Gone are the days of sales strategies driven by instinct and speculation. In the age of digitalization, data reigns supreme when it comes to efficient and effective selling.
Data is by no means a novel resource. Sales leaders have leveraged data to build strategy and drive decision making for years.
But how can individual sales professionals leverage data to improve their customer engagements? How can they use data to drive a sales cycle? And why is it now more important than ever to do so?
Here are 4 ways salespeople can use data today to drive sales and close more deals.
1. Data From The Ground
Salespeople interface with customers on a daily basis giving them unparalleled access to qualitative data.
This is the data that tells the story behind the numbers. It helps salespeople understand ‘what’ a customer is interested in, and ‘why’, and can shed light on ‘how’ they plan to execute.
Qualitative data can help salespeople uncover if a prospect fits a buyer profile, accurately forecast the value and timing of an opportunity, or understand where a customer is in their buying journey.
Make sure you capitalize on every interaction you have with your customers. The best forum to do so, whether face-to-face or virtual, is the sales meeting.
Know what you need to know before you walk into any meeting. There are key pieces of information that you will need to know for every sale - the customer’s budget, timeline, technical prerequisites, etc.
But there is also nuanced information that enables you to perfectly position your solution and differentiate yourself from competitors. What problem is the customer trying to solve by implementing your product or service? How does that problem impact their organization as a whole? Why would they consider your product over your competitors (or vice versa)? How will the decision maker measure success if your product is implemented?
Understand what you need to know to successfully position your product (or yourself) to your customer and ask the right questions. The right question can uncover insights to progress an opportunity and even prove that you are a trustworthy partner who understands your customer’s business challenges.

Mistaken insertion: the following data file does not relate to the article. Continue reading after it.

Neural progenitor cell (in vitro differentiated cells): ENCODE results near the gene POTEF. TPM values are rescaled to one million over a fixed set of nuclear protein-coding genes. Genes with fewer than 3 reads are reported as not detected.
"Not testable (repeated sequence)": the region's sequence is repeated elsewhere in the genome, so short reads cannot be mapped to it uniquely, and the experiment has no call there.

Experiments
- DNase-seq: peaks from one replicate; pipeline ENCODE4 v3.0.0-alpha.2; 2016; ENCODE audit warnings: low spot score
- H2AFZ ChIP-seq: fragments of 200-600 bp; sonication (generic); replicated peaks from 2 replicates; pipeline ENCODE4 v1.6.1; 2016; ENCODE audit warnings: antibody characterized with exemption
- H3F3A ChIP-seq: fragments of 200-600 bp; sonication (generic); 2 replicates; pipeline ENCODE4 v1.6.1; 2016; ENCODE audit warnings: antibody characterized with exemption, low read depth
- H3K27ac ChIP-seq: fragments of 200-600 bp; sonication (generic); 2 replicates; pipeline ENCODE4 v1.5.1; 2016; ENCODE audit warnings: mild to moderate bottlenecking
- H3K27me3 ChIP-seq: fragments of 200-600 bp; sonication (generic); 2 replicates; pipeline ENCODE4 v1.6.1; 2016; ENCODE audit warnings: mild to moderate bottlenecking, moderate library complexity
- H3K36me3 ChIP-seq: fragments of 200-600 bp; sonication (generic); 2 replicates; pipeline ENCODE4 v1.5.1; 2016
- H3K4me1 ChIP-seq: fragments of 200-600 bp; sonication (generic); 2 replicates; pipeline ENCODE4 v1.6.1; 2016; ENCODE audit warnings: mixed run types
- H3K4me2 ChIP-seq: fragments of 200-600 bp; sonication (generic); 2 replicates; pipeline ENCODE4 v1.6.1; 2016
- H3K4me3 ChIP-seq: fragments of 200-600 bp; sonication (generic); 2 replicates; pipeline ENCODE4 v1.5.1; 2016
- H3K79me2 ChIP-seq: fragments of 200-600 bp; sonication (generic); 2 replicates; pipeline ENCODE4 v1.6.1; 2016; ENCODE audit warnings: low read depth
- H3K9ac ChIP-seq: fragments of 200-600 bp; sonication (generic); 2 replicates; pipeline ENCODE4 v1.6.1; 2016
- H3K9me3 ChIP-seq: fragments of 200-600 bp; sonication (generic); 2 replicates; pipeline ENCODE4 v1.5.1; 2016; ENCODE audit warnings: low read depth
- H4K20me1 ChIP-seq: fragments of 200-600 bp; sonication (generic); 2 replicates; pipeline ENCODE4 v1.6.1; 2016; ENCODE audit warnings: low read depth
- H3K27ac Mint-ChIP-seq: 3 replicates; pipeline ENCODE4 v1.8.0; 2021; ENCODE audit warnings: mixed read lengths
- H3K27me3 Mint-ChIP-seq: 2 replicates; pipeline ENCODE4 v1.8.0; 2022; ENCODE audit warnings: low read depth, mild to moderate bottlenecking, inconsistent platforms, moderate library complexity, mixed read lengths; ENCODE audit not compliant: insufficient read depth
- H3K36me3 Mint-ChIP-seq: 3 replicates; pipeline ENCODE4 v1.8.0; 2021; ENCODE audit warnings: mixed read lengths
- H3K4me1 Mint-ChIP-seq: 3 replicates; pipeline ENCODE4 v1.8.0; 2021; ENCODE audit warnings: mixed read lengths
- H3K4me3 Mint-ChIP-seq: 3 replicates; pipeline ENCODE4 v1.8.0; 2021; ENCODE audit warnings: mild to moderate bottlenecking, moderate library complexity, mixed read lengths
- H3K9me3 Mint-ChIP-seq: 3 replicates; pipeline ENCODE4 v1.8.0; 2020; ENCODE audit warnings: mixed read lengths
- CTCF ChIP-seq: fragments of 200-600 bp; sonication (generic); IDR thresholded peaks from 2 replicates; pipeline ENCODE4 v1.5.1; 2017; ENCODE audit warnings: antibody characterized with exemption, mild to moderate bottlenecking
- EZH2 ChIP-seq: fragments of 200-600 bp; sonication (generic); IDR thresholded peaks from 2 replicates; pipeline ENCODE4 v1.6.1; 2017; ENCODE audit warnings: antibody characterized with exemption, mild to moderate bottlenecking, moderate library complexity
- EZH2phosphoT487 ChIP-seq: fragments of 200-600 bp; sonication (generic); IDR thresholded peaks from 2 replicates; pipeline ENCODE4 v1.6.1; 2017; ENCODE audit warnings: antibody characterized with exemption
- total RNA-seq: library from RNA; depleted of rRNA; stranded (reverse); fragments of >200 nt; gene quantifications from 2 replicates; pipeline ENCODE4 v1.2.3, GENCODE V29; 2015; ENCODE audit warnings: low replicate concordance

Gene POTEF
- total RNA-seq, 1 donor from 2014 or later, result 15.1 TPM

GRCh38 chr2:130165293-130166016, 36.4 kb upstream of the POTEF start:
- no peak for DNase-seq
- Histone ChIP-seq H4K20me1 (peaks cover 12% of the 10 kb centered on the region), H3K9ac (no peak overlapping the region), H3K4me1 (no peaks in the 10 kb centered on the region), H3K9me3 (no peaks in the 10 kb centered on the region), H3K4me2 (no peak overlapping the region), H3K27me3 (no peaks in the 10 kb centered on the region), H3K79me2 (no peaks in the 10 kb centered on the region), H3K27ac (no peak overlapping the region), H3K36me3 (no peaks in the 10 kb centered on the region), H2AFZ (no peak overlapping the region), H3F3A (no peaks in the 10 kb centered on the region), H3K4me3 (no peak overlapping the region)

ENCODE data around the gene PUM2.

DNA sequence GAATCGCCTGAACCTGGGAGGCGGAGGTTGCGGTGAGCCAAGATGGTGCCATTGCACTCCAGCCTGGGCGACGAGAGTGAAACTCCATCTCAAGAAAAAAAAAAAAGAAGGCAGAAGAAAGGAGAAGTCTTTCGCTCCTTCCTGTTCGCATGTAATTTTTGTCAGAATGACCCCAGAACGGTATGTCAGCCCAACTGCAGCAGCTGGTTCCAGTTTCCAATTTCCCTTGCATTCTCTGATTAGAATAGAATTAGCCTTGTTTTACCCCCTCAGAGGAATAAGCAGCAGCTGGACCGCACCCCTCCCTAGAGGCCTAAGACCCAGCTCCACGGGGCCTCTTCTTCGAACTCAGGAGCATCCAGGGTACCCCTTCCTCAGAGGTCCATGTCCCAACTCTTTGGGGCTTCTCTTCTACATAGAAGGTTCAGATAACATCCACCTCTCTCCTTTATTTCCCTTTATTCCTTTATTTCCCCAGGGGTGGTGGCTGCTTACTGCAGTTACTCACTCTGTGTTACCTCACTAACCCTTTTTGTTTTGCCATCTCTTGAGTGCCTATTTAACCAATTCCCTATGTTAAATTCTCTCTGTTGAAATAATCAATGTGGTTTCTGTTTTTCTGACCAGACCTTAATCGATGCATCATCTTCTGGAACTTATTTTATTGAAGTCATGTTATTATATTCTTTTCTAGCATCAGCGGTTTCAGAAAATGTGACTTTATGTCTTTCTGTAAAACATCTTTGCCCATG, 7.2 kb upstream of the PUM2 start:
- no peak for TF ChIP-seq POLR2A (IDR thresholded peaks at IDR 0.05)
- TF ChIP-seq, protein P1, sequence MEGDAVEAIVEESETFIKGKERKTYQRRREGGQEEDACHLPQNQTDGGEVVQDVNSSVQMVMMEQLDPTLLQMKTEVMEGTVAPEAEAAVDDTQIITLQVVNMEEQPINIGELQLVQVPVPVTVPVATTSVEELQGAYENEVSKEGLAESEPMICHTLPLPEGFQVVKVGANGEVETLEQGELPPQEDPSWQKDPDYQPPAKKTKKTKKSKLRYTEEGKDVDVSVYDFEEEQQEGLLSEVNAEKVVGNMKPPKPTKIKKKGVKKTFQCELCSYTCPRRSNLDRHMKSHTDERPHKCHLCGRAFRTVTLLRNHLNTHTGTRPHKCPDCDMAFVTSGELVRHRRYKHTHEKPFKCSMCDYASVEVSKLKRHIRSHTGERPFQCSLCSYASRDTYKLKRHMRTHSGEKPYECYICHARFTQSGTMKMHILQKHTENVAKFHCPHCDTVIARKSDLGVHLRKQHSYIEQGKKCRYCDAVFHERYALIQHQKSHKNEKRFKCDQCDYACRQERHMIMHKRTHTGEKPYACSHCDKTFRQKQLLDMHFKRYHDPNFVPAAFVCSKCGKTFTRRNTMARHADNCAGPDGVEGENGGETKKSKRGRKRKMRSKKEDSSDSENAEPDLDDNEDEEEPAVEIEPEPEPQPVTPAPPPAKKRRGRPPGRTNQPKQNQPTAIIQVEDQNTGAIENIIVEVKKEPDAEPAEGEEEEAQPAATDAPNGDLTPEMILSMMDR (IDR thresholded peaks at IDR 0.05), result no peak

Have a list of questions ready to go. Prepare a list of questions before you walk into every meeting. Make the questions relevant to your customer or prospect, but centered around the information you need to collect.
Remember in any sales meeting, you want your customer to do the majority of the talking, especially at the early stages of the sales cycle. The more they speak, the more information you can uncover.
Be methodical when processing and analyzing your data. You aren’t going to capture every bit of data you need in the first meeting. Data will build up over multiple engagements and across multiple stages of the sales cycle.
Manage this data carefully, as you never know what information will come in handy. Collect the data in a consolidated workspace, wherever you manage your pipeline, and be meticulous about reviewing and updating your notes as you uncover more information and progress the sales cycle.
2. Streamline Workflows
One of the biggest challenges salespeople face is data management.
Think about your process for running a meeting from start to finish. Think about all of the meetings that you run over the course of an opportunity. Now extrapolate that across all the opportunities in your pipeline.
That is a lot of data and chances are it's spread across your email, calendar, LinkedIn InMail, CRM, and your notepad (to name just a few possibilities). The process of cross-referencing and consolidating these data points can be a serious time burden.
A recent data gathering initiative conducted by @messeji estimates that salespeople spend 23% of their day entering data in 2020. That equates to 9.2 hours over a 40 hour work week and that is just the time spent entering data, not to mention all the work that goes into developing the data into an actionable strategy to drive the sales cycle.
The decentralized nature of the data creates the potential for valuable information to slip through the cracks. You need to consolidate your workflow. One of the best ways to do this is to connect the tools you use everyday.
Most sales technologies offer out-of-the-box integrations. These are simple, downloadable solutions that allow you to connect common functions between the tools you use everyday. They help increase productivity by allowing you to work more efficiently between the tools you use, but most importantly, they allow data to flow from one platform or application to another.